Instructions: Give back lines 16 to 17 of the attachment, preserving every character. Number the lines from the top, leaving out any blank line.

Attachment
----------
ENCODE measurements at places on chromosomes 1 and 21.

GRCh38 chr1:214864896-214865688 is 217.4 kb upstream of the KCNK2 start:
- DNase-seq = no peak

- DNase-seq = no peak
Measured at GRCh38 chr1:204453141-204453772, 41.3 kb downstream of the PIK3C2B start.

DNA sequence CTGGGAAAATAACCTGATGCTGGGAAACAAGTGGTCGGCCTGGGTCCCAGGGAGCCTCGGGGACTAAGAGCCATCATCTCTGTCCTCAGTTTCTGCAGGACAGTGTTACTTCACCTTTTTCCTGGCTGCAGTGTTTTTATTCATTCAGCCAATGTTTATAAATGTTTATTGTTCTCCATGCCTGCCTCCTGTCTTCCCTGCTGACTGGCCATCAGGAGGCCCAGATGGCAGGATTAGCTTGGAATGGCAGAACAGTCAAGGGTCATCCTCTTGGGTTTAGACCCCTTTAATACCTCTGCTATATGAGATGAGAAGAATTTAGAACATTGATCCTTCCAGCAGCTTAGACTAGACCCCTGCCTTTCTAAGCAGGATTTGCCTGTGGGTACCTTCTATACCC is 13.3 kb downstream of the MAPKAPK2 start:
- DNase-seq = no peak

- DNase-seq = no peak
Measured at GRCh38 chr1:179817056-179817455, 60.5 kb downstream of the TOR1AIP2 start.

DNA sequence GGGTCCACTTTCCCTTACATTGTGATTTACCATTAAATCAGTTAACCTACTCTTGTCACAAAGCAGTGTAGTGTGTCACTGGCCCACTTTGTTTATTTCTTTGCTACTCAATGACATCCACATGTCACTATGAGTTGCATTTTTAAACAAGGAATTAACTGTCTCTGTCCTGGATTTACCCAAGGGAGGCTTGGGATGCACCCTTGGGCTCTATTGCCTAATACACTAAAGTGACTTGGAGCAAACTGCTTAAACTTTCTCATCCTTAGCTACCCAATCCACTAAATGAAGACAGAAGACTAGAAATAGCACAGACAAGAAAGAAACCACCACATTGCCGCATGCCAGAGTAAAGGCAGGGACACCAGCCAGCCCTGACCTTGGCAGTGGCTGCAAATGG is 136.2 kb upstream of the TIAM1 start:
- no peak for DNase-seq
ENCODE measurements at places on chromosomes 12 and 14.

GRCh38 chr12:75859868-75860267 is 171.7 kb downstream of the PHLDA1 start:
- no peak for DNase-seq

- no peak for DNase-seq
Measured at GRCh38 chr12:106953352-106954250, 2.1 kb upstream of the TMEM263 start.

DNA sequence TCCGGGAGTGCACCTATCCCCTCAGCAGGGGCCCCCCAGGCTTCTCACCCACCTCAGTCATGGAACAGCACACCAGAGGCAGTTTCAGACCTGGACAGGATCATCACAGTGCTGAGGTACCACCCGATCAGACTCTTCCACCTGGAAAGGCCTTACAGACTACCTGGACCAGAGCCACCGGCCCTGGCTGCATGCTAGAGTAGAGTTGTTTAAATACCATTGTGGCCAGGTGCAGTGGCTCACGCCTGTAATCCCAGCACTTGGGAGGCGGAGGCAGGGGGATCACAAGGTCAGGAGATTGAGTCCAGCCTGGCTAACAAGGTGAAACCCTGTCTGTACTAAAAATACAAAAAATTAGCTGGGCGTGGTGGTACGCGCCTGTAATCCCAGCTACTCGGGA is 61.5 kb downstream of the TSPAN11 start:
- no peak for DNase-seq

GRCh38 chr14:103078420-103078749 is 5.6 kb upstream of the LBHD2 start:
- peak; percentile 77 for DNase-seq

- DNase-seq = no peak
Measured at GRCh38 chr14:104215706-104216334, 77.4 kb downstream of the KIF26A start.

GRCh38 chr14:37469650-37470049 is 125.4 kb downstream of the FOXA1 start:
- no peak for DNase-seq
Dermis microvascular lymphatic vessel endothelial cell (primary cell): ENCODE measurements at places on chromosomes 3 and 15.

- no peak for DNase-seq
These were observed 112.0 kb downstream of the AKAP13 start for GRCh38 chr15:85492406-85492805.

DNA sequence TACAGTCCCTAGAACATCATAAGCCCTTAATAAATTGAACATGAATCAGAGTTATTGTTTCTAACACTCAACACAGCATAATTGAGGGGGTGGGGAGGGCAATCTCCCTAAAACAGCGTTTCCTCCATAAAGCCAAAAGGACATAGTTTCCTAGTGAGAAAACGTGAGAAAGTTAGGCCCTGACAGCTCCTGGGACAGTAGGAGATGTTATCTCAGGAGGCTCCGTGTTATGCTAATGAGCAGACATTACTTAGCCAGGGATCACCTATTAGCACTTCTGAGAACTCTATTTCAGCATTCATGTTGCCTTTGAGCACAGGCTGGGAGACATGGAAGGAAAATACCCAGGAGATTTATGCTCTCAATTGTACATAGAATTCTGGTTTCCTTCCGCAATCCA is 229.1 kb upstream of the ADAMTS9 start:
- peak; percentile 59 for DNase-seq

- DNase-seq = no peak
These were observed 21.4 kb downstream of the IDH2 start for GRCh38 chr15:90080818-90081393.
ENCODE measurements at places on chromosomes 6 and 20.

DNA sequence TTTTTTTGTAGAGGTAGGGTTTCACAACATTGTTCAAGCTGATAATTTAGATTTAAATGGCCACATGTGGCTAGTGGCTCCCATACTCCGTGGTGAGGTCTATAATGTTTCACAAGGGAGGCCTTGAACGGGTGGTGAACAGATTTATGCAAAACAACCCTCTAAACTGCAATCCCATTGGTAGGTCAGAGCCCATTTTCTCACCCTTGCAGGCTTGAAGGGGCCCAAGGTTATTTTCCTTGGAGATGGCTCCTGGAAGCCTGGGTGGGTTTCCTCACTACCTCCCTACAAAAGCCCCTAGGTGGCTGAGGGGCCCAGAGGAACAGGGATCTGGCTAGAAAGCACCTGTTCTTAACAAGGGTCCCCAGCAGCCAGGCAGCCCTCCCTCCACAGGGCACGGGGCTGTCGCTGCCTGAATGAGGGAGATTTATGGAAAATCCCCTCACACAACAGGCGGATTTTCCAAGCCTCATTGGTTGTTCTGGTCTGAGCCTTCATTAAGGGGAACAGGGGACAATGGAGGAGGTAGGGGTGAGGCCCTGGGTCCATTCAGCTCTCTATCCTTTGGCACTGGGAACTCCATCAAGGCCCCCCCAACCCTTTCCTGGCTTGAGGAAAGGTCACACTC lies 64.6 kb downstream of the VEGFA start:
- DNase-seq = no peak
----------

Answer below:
Measured at GRCh38 chr12:106953352-106954250, 2.1 kb upstream of the TMEM263 start.

DNA sequence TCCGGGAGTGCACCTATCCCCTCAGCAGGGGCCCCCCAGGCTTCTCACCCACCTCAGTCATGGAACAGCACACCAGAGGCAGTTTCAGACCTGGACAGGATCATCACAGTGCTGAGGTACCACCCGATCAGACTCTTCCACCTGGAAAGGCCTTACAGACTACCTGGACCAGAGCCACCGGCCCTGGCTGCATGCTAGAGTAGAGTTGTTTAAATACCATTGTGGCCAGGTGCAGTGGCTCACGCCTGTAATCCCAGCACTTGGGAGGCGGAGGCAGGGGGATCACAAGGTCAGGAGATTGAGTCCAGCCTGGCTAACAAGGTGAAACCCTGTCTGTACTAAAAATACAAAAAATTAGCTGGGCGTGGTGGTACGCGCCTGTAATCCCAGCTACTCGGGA is 61.5 kb downstream of the TSPAN11 start: